. These data, therefore, suggest that MR mice on HFD are protected from developing hepatic steatosis which could attenuate type 2 diabetes.
Another plausible explanation for the protection against insulin resistance by MR on mice fed HFD could be on the effects of FGF21. MR mice on HFD showed a 20-fold upregulation of hepatic Fgf21
gene expression which corresponded with a 16-fold increase of plasma FGF21. Therapeutic administration of FGF21 in diabetic rodent models and overexpression of FGF21 in mice were previously shown to improve glucose homeostasis 
. In contrast, Fisher et al.
reported that obese mice have increased hepatic mRNA and circulating plasma FGF21 levels compared to lean mice, but this was attributed to FGF21 resistance and reduced glucose clearance rate 
. Xu et al.
however showed that injecting recombinant FGF21 into obese mice reversed hepatic steatosis, increased energy expenditure and improved insulin sensitivity 
. These observations were partly explained by Dutchak et al.
who reported that white adipose tissue of FGF21-deficient mice had a decrease in PPARγ activity 
. In the latter studies, it was proposed that FGF21 enhanced PPARγ activity in white adipose tissue by suppressing PPARγ sumoylation, which leads to improved insulin sensitivity 
. It is also likely that, in mice fed HFD, FGF21 could be exerting an important role in the liver where MR led to the transcriptional upregulation of Pparγ
gene expression which correlated with improved glucose homeostasis and decreased hepatic steatosis. Thus, the robust effects of MR on FGF21 could possibly explain, at least in part, the protection against type 2 diabetes in HFD mice.
MR mice on HFD presented stunted growth and reduced bone density. Although we did not observe any adverse effect on the motor function in the MR mice on HFD, the plasma biomarker for type 1 collagen degradation, CTX-1, was increased compared to the CF mice on HFD. Serum CTX-1 has been reported to be a specific marker for bone resorption 
. The growth restriction observed in the MR mice could be further explained by the effect of MR on FGF21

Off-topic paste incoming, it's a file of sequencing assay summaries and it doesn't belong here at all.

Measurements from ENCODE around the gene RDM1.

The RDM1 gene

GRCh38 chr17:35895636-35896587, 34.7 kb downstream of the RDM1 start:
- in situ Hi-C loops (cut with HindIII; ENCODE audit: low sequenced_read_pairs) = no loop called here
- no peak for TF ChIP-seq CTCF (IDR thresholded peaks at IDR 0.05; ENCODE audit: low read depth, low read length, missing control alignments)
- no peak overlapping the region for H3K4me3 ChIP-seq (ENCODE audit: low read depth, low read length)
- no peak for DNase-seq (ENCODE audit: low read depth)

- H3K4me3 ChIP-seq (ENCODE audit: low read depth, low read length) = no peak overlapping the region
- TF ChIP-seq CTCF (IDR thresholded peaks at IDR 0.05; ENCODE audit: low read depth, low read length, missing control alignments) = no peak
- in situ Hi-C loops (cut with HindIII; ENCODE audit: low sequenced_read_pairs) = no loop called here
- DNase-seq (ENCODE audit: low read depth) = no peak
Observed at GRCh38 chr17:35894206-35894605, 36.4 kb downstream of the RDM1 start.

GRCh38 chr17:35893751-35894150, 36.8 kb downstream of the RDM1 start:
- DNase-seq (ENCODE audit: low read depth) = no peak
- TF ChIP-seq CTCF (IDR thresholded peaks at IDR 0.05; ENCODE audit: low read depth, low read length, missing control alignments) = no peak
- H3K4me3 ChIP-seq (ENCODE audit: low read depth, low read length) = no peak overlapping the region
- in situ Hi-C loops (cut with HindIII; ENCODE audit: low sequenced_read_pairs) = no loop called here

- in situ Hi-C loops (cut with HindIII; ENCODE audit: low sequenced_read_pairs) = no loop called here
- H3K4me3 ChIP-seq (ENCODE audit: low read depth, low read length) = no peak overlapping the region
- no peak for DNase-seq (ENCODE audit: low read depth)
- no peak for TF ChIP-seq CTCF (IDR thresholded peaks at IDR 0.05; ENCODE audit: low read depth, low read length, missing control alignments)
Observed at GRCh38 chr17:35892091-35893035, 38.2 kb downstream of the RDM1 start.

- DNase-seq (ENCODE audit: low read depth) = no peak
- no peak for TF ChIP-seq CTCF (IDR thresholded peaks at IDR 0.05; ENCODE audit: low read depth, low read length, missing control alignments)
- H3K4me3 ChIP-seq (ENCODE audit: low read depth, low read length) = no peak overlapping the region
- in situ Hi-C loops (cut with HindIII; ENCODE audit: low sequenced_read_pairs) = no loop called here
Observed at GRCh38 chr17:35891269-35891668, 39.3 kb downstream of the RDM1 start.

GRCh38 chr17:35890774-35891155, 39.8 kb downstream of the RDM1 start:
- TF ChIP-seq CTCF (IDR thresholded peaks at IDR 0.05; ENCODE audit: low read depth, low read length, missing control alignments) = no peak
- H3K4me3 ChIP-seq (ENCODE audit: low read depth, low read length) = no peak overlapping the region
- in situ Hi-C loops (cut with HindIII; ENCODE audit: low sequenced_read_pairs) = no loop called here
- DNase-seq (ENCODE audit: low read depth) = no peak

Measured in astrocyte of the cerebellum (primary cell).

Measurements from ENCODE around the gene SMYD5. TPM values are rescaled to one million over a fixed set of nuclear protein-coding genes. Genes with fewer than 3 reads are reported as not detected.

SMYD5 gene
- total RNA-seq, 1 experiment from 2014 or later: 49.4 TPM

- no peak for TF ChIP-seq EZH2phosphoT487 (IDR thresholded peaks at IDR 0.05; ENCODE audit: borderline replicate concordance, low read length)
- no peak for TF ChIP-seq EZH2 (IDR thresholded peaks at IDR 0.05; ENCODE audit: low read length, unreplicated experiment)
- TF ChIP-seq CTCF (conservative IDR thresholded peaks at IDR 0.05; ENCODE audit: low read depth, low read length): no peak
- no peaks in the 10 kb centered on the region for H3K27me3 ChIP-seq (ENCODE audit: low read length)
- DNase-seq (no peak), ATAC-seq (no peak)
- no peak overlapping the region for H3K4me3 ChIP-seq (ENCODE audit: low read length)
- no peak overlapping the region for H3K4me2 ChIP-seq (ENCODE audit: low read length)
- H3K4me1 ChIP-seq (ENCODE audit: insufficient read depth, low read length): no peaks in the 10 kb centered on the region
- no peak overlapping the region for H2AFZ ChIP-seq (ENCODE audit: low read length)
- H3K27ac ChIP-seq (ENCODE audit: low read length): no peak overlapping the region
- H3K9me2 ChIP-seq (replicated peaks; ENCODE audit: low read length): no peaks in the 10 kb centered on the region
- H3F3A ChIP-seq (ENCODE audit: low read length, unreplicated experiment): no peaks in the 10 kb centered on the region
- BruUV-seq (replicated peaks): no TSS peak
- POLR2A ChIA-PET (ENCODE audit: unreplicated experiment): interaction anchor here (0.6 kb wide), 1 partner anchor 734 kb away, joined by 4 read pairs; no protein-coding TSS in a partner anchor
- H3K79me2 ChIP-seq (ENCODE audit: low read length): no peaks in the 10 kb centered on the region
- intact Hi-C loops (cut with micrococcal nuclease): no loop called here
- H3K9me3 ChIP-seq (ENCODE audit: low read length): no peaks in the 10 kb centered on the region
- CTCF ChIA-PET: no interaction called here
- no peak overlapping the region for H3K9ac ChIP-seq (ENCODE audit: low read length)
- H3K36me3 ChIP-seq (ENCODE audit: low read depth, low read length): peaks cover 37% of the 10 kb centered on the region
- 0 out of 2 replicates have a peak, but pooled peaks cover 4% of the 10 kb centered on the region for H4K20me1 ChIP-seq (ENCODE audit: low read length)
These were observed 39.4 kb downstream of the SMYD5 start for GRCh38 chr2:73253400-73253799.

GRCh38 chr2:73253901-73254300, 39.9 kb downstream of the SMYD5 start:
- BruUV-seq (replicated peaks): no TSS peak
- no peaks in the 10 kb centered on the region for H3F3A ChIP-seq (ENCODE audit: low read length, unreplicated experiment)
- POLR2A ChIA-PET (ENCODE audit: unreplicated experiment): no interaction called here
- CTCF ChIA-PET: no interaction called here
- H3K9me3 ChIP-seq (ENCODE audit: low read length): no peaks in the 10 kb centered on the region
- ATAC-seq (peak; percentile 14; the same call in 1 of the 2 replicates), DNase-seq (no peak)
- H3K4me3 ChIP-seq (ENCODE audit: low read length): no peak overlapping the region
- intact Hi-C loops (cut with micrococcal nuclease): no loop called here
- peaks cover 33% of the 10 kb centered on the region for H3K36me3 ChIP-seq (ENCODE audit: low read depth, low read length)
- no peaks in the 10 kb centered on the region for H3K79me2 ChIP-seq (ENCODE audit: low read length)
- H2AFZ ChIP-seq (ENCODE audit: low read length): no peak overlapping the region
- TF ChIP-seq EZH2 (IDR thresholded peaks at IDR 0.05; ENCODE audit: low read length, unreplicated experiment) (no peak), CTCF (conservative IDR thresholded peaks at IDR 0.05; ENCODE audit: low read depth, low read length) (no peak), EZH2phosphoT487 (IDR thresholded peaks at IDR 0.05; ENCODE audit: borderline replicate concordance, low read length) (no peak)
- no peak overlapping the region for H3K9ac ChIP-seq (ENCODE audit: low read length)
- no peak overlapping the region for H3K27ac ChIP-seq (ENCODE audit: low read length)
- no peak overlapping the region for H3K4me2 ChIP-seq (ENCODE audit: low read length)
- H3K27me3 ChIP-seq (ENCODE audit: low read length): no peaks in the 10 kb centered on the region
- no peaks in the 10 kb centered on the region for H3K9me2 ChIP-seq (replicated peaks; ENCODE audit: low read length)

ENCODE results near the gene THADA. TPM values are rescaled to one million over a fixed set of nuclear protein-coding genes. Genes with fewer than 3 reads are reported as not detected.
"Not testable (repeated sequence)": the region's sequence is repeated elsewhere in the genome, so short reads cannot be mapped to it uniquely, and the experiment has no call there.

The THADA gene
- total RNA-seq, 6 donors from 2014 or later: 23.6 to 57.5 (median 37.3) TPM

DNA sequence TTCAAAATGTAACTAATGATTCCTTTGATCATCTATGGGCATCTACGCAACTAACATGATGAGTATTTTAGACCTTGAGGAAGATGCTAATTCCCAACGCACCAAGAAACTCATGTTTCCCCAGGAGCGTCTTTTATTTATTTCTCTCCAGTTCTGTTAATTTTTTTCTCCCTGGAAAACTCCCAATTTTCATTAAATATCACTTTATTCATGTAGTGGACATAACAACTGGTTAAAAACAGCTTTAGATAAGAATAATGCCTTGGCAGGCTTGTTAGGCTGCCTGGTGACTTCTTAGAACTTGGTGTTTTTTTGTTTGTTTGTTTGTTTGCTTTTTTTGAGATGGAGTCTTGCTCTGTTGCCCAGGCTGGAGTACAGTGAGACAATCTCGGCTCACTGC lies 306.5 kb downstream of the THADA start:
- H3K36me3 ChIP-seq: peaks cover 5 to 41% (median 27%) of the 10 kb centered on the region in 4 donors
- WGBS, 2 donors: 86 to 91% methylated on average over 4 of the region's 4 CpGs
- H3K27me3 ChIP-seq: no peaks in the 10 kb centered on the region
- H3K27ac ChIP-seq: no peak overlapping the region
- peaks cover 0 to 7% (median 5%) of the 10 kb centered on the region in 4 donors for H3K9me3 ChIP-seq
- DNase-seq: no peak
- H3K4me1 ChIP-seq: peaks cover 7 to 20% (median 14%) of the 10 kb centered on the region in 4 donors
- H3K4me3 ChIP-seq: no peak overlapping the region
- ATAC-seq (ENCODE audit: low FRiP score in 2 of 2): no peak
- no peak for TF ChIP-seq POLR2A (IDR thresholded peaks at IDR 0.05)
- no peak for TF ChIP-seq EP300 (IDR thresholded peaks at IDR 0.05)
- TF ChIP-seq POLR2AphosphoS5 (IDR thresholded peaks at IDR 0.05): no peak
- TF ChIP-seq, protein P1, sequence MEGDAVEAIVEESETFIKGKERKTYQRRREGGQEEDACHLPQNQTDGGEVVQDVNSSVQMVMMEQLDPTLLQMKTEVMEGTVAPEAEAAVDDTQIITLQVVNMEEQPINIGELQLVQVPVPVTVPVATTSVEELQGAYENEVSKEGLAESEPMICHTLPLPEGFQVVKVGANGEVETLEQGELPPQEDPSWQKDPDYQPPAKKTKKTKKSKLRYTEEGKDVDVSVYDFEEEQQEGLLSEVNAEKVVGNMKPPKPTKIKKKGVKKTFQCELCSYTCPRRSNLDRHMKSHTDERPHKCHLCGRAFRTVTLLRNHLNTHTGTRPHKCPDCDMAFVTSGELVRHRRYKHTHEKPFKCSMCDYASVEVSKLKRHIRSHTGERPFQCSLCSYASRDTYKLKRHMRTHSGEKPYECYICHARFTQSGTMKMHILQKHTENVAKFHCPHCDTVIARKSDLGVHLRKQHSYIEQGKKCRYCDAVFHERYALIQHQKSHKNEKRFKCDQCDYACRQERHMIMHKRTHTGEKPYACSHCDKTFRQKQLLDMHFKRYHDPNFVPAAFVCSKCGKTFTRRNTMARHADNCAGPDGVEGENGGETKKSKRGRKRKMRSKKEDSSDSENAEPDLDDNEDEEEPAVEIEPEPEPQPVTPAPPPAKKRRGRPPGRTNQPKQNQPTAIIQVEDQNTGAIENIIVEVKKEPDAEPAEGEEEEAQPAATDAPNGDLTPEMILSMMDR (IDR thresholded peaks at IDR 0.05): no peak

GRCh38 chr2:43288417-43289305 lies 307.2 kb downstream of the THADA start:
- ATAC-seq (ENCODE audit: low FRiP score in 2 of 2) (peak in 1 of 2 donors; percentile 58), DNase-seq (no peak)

and its subsequent effects on the growth hormone 
. De Sousa-Coelho et al.
reported that amino acid deprivation in mouse liver and HepG2 cells induced FGF21, a target of activating transcription factor 4 (ATF4) 
. In addition, Inagaki et al
. showed that FGF21 transgenic animals had decreased levels of plasma IGF-1 and were smaller than the wild-type counterparts 
. These investigators also showed that the effects of FGF21 were mediated by a decrease in phosphorylated Stat5 and an increase in Jak2 phosphorylation 
. Although hepatic Stat5a
gene expression was not affected in our studies, Jak2
gene expression was increased in MR mice on HFD. Therefore, our data could also suggest that FGF21 interrupts growth hormone signaling downstream of Jak2. Furthermore, Wei et al.
showed that, compared to their wild-type littermates, transgenic mice overexpressing FGF21 had lower BMD, which was associated with the upregulation of Pparγ2
in osteoblasts and increased levels of urinary and serum CTX-1 
. Rosiglitazone, a PPARγ agonist, increased bone loss in the wild-type mice but had no additive effect on FGF21 knockout mice suggesting that FGF21 could be causing decreased bone mass via PPARγ signaling 
. Taken together, decreased bone mass in MR mice on HFD could be explained, at least in part, by enhanced FGF21 activity. It is, however, important to mention that the mice used in our experiments were 8 weeks old at the beginning of the studies and had not reached their peak growth. Therefore, studies using aged mice that have reached maximum growth as well as young mice with fast growth rates are necessary to elucidate the effects of MR on the bone remodeling.
In conclusion, studies using MR mice on HFD confirmed that MR protects rodents from developing obesity, insulin resistance and type 2 diabetes, conditions that are observed during aging. The MR effects may be associated with the reduction of hepatic lipid accumulation and favorable hormonal changes associated with insulin sensitivity. MR significantly upregulated the expression of FGF21 at the gene and protein levels and its enhanced activity is proposed to be involved in the bone remodeling changes observed in MR mice on HFD. Overall, these results reveal beneficial and unfavorable effects of MR.